Blog Site Discontinued June 23, 2017

Welcome. This blog site, healthy eating and food safety, has been discontinued as of June 23, 2017. I look forward to your comments and feedback regarding use of this tool to disseminate educational information.

Friday, September 12, 2014

Using Fresh Herb in Food Preparation

Using Fresh Herb in Food Preparation
Whether you plant them or pick them up at the grocery store or farmers’ market, adding fresh herbs is a quick way to transform ordinary meals into extraordinary meals. Using herb is a great way to flavor foods when cutting back on salt, fat and sugar.

If you plan to purchase herbs, choose them close to the time you plan to use them. When growing herbs in your own garden, the ideal time for picking is in the morning after the dew has dried but before the sun gets hot. This helps ensure the best flavor and storage quality.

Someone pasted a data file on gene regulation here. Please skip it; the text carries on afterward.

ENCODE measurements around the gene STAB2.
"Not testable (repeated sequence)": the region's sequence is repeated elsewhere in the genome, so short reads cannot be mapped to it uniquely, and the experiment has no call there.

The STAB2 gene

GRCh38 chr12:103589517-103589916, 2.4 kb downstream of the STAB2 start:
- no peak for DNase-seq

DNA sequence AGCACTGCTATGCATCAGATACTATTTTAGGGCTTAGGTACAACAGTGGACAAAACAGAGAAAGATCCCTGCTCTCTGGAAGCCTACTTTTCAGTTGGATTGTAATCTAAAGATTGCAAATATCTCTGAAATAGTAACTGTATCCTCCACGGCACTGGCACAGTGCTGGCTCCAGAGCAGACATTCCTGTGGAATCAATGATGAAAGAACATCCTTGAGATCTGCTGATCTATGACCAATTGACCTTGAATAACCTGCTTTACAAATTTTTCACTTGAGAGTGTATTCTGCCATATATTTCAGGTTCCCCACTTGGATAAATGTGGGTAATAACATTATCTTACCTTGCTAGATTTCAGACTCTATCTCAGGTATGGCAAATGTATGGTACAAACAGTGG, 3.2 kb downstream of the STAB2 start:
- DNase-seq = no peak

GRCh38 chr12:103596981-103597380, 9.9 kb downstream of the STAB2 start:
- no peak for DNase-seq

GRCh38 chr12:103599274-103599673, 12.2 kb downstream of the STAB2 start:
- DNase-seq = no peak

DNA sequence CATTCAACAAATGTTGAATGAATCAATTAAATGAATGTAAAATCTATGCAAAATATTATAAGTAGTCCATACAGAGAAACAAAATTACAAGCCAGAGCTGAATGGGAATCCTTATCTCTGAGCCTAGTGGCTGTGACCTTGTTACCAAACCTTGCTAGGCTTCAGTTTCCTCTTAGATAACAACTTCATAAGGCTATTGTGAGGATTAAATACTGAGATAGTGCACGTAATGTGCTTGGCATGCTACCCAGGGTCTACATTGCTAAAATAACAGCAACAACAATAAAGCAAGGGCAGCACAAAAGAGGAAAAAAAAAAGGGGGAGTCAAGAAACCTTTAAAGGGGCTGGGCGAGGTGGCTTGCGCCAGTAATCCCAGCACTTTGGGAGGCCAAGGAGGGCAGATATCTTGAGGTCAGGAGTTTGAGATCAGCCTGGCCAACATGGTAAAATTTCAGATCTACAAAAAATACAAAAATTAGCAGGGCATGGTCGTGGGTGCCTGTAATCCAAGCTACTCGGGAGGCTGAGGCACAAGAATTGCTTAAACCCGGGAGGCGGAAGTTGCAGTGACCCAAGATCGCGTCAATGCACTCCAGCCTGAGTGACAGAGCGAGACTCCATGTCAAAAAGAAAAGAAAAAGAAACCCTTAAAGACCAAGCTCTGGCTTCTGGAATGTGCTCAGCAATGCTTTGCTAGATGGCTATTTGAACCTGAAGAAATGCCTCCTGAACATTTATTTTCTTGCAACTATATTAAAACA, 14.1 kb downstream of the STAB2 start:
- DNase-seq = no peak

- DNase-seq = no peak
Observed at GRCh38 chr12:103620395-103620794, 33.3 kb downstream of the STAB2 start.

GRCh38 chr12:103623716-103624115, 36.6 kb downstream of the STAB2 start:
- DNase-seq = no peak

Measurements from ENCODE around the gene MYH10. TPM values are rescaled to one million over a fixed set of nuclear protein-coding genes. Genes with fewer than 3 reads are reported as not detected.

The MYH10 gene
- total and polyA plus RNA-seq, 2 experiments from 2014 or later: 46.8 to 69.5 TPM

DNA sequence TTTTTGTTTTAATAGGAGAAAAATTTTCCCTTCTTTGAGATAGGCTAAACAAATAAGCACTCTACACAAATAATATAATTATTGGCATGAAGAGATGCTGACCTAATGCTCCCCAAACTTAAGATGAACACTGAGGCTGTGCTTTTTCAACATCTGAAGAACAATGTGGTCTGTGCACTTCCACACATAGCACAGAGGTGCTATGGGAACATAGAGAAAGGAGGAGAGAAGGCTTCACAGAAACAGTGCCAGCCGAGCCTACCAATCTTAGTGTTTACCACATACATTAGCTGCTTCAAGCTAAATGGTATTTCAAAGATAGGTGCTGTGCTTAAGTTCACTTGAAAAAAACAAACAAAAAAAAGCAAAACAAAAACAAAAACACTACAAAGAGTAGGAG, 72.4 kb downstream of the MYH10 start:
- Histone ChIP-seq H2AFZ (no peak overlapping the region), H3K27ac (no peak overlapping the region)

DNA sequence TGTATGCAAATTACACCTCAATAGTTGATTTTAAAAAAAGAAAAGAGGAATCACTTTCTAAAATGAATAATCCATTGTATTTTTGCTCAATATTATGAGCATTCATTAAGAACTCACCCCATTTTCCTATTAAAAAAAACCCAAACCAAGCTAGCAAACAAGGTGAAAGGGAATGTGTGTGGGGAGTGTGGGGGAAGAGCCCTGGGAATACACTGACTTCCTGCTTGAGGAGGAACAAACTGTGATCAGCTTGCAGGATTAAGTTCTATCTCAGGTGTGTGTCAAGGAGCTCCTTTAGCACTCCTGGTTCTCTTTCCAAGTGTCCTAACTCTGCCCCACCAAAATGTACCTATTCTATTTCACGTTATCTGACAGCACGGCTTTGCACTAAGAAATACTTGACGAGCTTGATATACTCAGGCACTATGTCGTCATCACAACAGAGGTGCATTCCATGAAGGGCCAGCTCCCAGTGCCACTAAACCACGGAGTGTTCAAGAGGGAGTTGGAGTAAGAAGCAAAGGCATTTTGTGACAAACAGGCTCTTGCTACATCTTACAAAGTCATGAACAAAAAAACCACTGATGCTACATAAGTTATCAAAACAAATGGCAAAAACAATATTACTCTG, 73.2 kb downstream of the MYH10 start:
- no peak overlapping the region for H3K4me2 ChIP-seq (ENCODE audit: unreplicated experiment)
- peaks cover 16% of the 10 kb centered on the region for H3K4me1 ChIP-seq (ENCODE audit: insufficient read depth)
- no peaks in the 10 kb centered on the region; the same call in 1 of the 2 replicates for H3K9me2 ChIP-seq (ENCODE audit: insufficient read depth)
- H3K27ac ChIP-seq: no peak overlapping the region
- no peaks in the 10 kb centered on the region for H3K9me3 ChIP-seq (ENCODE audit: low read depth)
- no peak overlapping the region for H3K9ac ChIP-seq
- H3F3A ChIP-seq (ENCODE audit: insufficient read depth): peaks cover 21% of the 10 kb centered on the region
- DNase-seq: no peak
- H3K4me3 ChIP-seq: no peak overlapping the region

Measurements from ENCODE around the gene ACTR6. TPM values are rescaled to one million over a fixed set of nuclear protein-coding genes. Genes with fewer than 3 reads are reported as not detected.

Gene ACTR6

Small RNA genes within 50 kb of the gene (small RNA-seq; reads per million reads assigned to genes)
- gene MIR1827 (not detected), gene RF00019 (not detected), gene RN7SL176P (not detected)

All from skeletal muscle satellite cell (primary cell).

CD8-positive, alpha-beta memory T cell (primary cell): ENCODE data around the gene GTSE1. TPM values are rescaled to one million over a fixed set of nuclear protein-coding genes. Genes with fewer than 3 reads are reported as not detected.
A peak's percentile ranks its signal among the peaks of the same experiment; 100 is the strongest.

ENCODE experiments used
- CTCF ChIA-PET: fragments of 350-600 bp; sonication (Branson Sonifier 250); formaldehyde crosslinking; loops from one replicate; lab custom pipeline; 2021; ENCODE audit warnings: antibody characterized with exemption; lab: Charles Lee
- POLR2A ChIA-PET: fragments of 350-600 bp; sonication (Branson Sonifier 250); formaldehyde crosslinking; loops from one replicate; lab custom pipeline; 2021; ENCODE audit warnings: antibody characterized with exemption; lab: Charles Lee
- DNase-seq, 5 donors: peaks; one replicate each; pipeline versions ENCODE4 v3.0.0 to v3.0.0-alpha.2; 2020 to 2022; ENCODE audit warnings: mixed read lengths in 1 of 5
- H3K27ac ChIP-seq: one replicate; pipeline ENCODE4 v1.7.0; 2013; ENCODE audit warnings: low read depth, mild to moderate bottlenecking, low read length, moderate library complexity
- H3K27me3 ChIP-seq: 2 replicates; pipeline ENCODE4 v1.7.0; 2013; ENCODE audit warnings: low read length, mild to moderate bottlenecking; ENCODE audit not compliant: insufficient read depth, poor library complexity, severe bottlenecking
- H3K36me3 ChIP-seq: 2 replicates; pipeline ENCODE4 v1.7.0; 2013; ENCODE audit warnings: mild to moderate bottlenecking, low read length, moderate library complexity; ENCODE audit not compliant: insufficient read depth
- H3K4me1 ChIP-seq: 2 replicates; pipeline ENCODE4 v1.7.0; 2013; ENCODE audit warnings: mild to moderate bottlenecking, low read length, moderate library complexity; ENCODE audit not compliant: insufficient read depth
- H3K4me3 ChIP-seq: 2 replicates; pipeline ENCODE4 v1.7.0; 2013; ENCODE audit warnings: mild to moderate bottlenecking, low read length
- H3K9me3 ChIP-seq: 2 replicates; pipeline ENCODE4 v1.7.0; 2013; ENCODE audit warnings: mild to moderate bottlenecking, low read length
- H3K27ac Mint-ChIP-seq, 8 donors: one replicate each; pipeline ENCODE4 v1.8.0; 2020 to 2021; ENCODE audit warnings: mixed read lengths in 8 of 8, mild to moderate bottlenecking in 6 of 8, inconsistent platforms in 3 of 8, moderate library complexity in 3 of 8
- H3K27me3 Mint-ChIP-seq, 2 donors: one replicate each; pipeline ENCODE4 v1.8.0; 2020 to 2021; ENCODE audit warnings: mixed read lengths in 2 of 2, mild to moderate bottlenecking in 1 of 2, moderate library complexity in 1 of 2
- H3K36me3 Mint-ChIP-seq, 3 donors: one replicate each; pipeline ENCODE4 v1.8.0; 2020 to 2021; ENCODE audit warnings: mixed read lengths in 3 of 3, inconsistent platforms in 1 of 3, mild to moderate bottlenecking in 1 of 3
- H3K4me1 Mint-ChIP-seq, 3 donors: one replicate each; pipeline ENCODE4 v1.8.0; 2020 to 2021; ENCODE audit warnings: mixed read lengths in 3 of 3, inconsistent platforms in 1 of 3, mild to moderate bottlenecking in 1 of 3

Fresh herbs can be stored in an open or a perforated plastic bag in the refrigerator crisper drawer for a few days. If you don’t have access to commercial perforated bags, use a sharp object to make several small holes in a regular plastic bag.

Unless directed otherwise by the recipe, add the more delicate herbs — basil, chives, cilantro, dill leaves, parsley, and mint — a minute or two before the end of cooking or sprinkle them on the food before it’s served. The less delicate herbs, such as oregano, rosemary, and thyme, can be added about the last 20 minutes of cooking.

A general guideline when using fresh herbs in a recipe is to use 3 times as much as you would use of a dried herb. When substituting, you’ll often be more successful substituting fresh herbs for dried herbs, rather than the other way around.

Source: Lancaster County Extension, Lincoln, Nebraska

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